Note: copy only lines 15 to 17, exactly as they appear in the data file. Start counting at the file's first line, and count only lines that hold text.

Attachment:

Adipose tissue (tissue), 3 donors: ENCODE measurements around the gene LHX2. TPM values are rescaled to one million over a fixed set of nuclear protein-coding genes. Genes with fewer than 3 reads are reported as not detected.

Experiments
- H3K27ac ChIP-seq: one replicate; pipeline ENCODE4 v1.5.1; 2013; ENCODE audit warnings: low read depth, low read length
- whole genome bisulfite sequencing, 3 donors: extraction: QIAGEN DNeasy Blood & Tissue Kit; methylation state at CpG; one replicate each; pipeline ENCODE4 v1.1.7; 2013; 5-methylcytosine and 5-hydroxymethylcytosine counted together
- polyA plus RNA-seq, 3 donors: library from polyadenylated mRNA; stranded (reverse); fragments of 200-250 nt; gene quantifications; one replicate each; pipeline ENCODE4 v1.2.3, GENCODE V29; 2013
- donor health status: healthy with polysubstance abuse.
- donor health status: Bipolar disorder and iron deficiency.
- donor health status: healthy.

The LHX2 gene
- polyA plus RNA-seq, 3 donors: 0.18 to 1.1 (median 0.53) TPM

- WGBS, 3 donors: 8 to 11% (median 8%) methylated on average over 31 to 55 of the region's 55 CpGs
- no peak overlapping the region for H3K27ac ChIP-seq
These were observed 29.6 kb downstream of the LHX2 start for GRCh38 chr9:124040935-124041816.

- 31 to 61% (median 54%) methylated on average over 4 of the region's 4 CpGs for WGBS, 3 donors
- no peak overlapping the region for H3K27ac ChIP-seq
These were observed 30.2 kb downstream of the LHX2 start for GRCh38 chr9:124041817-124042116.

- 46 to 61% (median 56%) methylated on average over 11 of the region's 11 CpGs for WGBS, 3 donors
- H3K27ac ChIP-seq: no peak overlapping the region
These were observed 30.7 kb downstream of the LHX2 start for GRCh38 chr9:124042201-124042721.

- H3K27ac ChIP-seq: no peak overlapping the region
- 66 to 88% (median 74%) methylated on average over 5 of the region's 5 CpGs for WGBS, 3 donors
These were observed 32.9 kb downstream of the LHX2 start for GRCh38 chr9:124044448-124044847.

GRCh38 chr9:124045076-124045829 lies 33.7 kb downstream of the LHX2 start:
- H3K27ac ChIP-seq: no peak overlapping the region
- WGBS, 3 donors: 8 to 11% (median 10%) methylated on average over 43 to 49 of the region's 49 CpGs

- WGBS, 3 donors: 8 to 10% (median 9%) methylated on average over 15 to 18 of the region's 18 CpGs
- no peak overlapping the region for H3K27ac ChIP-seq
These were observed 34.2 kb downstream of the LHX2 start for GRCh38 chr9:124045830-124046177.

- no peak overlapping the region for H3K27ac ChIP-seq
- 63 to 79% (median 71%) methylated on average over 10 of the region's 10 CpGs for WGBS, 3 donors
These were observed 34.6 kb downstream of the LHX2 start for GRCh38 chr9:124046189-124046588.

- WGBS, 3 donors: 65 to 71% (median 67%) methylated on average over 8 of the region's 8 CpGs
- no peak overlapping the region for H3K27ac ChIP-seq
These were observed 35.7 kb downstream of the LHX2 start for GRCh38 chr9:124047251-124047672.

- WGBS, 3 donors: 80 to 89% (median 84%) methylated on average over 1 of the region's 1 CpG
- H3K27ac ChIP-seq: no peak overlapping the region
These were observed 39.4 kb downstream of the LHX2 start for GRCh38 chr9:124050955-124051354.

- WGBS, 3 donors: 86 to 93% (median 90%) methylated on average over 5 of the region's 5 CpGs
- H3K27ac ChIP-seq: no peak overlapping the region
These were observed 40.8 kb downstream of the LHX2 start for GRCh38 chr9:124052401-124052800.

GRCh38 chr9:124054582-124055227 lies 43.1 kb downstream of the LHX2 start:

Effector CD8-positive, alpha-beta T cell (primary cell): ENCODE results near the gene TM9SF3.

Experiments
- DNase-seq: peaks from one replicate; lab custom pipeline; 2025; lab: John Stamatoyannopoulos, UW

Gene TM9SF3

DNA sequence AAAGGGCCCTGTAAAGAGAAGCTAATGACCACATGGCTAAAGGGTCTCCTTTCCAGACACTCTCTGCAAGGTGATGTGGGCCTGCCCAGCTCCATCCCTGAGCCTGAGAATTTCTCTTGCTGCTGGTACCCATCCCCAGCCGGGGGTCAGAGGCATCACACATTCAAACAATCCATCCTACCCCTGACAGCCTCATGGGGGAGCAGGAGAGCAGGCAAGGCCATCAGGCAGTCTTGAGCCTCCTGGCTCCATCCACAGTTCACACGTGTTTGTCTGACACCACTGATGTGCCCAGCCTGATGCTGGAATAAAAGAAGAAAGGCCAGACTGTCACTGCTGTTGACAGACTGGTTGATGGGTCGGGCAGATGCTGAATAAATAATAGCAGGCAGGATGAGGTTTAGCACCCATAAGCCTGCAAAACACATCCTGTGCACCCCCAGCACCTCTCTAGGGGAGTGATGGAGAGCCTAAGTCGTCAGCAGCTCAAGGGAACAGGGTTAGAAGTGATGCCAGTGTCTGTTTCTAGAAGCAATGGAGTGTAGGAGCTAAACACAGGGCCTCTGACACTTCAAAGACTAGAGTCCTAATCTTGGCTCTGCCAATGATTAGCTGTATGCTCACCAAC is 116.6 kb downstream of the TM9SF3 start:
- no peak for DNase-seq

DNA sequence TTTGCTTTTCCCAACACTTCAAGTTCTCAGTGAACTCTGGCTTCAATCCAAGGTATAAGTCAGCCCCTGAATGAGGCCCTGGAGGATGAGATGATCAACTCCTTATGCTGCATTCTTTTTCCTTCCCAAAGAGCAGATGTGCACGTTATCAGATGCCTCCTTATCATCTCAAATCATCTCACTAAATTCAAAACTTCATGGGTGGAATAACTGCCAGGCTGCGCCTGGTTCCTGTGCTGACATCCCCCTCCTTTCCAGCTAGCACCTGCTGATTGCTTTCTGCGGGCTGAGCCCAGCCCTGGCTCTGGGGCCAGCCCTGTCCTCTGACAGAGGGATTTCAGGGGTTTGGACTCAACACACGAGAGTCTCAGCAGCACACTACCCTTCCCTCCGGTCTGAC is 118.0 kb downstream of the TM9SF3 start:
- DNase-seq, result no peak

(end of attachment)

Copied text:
- no peak overlapping the region for H3K27ac ChIP-seq
These were observed 30.2 kb downstream of the LHX2 start for GRCh38 chr9:124041817-124042116.

- 46 to 61% (median 56%) methylated on average over 11 of the region's 11 CpGs for WGBS, 3 donors